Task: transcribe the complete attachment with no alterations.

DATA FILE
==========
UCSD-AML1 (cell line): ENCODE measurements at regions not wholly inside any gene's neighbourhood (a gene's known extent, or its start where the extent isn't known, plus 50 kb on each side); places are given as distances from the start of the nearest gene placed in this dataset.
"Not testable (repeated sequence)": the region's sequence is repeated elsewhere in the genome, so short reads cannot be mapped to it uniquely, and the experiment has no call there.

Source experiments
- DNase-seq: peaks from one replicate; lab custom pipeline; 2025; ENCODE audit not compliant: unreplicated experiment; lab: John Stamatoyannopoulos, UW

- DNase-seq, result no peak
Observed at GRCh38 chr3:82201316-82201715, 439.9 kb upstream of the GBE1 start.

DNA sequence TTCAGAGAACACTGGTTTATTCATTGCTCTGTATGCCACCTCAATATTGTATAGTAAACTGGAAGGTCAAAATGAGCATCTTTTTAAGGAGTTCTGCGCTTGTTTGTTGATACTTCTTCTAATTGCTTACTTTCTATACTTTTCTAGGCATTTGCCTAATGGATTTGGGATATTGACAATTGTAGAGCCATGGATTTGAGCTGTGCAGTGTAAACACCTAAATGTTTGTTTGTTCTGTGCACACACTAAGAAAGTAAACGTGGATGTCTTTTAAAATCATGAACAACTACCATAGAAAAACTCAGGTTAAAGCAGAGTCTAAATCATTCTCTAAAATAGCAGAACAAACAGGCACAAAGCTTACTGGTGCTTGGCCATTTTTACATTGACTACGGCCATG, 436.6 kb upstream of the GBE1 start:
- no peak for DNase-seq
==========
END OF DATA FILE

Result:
UCSD-AML1 (cell line): ENCODE measurements at regions not wholly inside any gene's neighbourhood (a gene's known extent, or its start where the extent isn't known, plus 50 kb on each side); places are given as distances from the start of the nearest gene placed in this dataset.
"Not testable (repeated sequence)": the region's sequence is repeated elsewhere in the genome, so short reads cannot be mapped to it uniquely, and the experiment has no call there.

Source experiments
- DNase-seq: peaks from one replicate; lab custom pipeline; 2025; ENCODE audit not compliant: unreplicated experiment; lab: John Stamatoyannopoulos, UW

- DNase-seq, result no peak
Observed at GRCh38 chr3:82201316-82201715, 439.9 kb upstream of the GBE1 start.

DNA sequence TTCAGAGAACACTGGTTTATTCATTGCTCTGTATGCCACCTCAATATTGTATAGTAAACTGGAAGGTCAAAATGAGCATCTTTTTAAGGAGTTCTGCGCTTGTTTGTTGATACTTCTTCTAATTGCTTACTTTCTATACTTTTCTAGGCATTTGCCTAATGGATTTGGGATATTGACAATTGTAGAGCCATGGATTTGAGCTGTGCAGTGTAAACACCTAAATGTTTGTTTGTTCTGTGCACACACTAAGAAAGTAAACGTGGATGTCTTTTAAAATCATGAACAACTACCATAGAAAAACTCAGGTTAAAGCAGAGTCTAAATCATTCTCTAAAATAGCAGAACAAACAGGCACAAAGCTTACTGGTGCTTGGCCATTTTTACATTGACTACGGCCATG, 436.6 kb upstream of the GBE1 start:
- no peak for DNase-seq